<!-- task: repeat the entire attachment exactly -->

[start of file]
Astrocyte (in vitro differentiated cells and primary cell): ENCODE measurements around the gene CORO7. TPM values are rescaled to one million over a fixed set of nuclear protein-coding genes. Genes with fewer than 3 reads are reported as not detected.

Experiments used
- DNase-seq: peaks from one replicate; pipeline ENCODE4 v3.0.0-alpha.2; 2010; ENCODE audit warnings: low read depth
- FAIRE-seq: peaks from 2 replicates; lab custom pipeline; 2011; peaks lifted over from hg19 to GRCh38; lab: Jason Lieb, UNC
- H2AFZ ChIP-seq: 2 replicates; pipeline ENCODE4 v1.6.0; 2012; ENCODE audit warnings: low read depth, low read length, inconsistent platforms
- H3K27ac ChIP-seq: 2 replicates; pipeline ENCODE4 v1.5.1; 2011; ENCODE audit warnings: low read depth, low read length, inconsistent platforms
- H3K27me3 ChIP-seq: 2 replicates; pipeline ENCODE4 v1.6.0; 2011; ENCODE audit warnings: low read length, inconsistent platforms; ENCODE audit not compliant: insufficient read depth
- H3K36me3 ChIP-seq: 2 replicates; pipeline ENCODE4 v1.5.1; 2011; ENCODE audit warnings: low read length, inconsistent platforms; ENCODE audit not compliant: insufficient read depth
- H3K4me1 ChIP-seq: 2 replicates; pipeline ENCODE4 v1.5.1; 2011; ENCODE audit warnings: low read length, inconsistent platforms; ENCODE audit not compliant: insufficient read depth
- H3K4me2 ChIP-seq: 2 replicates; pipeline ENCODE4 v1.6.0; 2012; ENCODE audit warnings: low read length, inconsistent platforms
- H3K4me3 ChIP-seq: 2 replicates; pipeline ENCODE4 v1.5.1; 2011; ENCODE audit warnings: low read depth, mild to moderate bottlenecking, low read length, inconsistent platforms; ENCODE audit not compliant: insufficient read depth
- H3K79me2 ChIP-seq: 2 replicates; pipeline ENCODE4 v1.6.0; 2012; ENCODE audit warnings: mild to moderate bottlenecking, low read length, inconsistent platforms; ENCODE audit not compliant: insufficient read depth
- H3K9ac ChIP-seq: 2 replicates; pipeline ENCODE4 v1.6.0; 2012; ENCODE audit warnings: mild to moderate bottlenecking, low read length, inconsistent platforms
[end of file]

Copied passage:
Astrocyte (in vitro differentiated cells and primary cell): ENCODE measurements around the gene CORO7. TPM values are rescaled to one million over a fixed set of nuclear protein-coding genes. Genes with fewer than 3 reads are reported as not detected.

Experiments used
- DNase-seq: peaks from one replicate; pipeline ENCODE4 v3.0.0-alpha.2; 2010; ENCODE audit warnings: low read depth
- FAIRE-seq: peaks from 2 replicates; lab custom pipeline; 2011; peaks lifted over from hg19 to GRCh38; lab: Jason Lieb, UNC
- H2AFZ ChIP-seq: 2 replicates; pipeline ENCODE4 v1.6.0; 2012; ENCODE audit warnings: low read depth, low read length, inconsistent platforms
- H3K27ac ChIP-seq: 2 replicates; pipeline ENCODE4 v1.5.1; 2011; ENCODE audit warnings: low read depth, low read length, inconsistent platforms
- H3K27me3 ChIP-seq: 2 replicates; pipeline ENCODE4 v1.6.0; 2011; ENCODE audit warnings: low read length, inconsistent platforms; ENCODE audit not compliant: insufficient read depth
- H3K36me3 ChIP-seq: 2 replicates; pipeline ENCODE4 v1.5.1; 2011; ENCODE audit warnings: low read length, inconsistent platforms; ENCODE audit not compliant: insufficient read depth
- H3K4me1 ChIP-seq: 2 replicates; pipeline ENCODE4 v1.5.1; 2011; ENCODE audit warnings: low read length, inconsistent platforms; ENCODE audit not compliant: insufficient read depth
- H3K4me2 ChIP-seq: 2 replicates; pipeline ENCODE4 v1.6.0; 2012; ENCODE audit warnings: low read length, inconsistent platforms
- H3K4me3 ChIP-seq: 2 replicates; pipeline ENCODE4 v1.5.1; 2011; ENCODE audit warnings: low read depth, mild to moderate bottlenecking, low read length, inconsistent platforms; ENCODE audit not compliant: insufficient read depth
- H3K79me2 ChIP-seq: 2 replicates; pipeline ENCODE4 v1.6.0; 2012; ENCODE audit warnings: mild to moderate bottlenecking, low read length, inconsistent platforms; ENCODE audit not compliant: insufficient read depth
- H3K9ac ChIP-seq: 2 replicates; pipeline ENCODE4 v1.6.0; 2012; ENCODE audit warnings: mild to moderate bottlenecking, low read length, inconsistent platforms